The Internet of Things (IoT) has been among us for a while, but in recent years we have seen a change in scale, in part due to cheaper sensors that are emerging. Cities are deploying sensors to improve the quality of life for their citizens, while factories are connecting more and more machines and collecting more data about the production processes. Supply chains are being revolutionized by tracking in real-time not only position but also movement (shaking, dropping), humidity, etc… In almost every industry you can see the impact of IoT.
Due to this change in scale new challenges are starting to emerge that are demanding a rethink of the Cloud only paradigm, and the silo approach to IoT.
IoT typically means deploying application intelligence and analytics at the edge (the area between Cloud/data centers and end points such as sensors, factory robots, etc…), or pushing data directly to the Cloud for processing. Both approaches have their advantages as well as potential drawbacks.
The network between the edge and the Cloud can be relatively expensive (especially if you send all data to the Cloud) or has limited capacity (capacity is of course correlated with price). Latency to the Cloud can also be relatively high, and often lacks determinism. For example changing the color of traffic lights via the Cloud might not be optimal.
More and more solutions are being deployed at the edge to address the challenges Cloud faces. But these solutions have their drawbacks too. Many different solutions (hardware and software) make it more challenging to manage these edge services in a consistent and coherent manner.
IoT deployment is typically not confined to the traditional enterprise IT domain (au contraire). This means that traditional security solutions do not always apply, resulting in potential high risk security breaches: it is not only about stealing data, but also about controlling machines For example manufacturing robots, location of vehicles, …
One of the trends that we are seeing is that providers of edge services want to focus on their service (application) as this is where their expertise is. Today however many providers also need to provide the hardware (not always a good source of revenue), a certain level of security (not always their primary level of expertise), and a way to manage their services and devices (which can pose a challenge if a customer deploys multiple silos of IoT services).
A Unified platform beyond Cloud only
To address the challenges described above, a rethink is needed. On one hand the Cloud only paradigm is not sufficient, yet such a new platform needs to support a Cloud like methodology for the edge.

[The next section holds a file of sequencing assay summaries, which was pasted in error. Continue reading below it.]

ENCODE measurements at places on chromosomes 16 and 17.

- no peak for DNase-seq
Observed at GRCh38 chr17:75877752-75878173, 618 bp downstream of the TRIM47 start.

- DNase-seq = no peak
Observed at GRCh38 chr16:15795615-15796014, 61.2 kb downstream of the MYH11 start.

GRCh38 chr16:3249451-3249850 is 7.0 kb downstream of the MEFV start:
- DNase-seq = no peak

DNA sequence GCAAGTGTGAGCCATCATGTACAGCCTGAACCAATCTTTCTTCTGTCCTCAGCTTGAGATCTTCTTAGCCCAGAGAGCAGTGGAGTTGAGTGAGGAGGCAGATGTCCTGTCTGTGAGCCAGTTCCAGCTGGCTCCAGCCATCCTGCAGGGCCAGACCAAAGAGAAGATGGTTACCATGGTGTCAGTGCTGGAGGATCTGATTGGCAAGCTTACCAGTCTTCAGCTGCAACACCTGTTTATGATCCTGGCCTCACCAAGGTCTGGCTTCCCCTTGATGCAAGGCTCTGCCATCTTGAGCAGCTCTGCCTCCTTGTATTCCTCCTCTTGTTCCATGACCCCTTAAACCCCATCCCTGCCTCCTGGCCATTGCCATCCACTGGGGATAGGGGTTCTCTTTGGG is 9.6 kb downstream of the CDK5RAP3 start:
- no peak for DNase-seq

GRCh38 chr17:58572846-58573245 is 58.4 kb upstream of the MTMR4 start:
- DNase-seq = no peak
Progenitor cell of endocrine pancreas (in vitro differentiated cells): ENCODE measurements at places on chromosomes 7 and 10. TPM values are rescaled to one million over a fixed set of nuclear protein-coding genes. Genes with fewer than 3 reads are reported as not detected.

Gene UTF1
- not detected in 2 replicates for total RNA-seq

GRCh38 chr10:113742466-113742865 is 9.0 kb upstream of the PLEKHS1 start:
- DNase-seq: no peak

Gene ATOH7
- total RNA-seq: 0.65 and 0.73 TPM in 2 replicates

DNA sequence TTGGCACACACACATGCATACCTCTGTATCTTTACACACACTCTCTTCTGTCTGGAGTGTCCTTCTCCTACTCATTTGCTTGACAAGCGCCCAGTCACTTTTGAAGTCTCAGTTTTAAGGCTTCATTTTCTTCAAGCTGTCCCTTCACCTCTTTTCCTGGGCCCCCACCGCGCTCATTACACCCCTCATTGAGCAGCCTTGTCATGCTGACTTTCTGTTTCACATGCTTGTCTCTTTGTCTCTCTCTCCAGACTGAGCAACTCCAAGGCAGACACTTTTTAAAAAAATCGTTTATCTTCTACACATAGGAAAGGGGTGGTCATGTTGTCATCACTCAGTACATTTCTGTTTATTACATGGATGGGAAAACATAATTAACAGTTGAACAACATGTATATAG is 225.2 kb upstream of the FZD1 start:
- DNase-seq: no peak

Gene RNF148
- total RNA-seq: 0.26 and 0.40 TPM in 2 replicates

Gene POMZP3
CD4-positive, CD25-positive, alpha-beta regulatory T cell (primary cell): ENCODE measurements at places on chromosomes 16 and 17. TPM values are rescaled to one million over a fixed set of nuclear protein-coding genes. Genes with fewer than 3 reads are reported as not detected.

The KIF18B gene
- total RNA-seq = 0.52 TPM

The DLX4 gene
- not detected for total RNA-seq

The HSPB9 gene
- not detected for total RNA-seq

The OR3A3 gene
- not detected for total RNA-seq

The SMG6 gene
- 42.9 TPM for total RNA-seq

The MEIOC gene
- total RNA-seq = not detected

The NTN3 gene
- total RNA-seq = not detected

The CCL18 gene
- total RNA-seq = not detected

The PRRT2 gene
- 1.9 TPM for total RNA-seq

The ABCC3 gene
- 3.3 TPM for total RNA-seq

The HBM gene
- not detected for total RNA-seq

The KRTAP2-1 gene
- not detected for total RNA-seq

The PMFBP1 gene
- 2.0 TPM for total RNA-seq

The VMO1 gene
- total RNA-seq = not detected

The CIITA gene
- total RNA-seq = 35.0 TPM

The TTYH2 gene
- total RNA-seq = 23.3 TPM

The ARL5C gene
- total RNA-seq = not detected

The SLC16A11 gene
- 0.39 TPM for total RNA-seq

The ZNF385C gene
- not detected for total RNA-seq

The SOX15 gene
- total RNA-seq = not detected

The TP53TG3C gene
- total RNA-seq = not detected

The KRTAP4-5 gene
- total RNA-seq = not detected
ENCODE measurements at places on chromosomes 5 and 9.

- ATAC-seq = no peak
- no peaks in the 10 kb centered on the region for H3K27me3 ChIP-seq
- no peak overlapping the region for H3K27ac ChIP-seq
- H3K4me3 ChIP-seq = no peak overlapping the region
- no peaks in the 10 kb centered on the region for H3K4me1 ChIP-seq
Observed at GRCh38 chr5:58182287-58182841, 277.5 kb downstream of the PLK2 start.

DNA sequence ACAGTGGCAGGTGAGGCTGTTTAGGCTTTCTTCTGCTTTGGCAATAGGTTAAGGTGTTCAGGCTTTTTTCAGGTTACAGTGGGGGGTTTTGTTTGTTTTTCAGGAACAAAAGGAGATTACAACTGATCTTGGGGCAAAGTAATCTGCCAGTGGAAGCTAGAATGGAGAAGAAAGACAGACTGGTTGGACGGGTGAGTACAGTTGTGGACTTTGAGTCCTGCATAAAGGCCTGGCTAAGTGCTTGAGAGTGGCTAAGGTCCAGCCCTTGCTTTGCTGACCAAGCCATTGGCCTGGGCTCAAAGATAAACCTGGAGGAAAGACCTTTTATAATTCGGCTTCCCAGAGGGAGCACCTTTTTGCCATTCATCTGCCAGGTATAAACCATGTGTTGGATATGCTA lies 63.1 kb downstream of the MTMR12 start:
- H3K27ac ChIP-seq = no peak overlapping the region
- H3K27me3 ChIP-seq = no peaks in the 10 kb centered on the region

The emphasis here is on “like”, as the edge differs from a Cloud/data center in several important aspects such as: limited resources, limited network capacity, security challenges, and resource distribution. However, such a platform will also have things in common with Clouds. Just like in a Cloud environment it needs to manage the (edge) service life cycle and orchestrate deployment.
With such a platform in place, edge service providers can focus on their core business as this new platform provides them with hooks to develop, deploy, scale, monitor, and manage their services in a secure and safe environment while seamlessly connecting to the Cloud.
Moving to Cloud and beyond
The vision of such a unified platform has been described by Bonomi et.al. and labeled Fog Computing. We are now seeing this vision unfold in several distinct stages.
Unified (IP based) connectivity is typically the first stage. For example, cities offering free Wi-Fi in the city center, or factories that are consolidating their different networks.
Once unified connectivity is in place, it becomes easier to deploy services at the edge by connecting hardware to this IP network. This can lead to service silos, which are sometimes difficult to avoid due to legacy applications and hardware.
The next stage is the deployment of a unified platform (Fog platform) between Cloud and the endpoints to enhance service deployment beyond the Cloud but also to spur innovation by making it easier to share data between these services. This stage is where there is a true added value, as service management is unified and hardware platforms can become more consolidated.
This paradigm shift to think beyond Cloud towards a unified platform, will lead to new products, services and business models, but can also increases the risk of fragmentation due to lack of standards, architectural vision and abstraction. In order for this paradigm shift to truly succeed it is therefore important to have a continuous conversation between the IT and OT industry.
To ensure companies capture the value of IoT, it is important to start the thought process on a Fog and IoT vision early on: service deployments, connectivity capacity beyond Cloud, data filtering and analytics at the edge, device consolidation, real-time requirements, etc…
Such an IoT vision will enable companies to better prepare and understand the risks and opportunities in an increasingly connected world.
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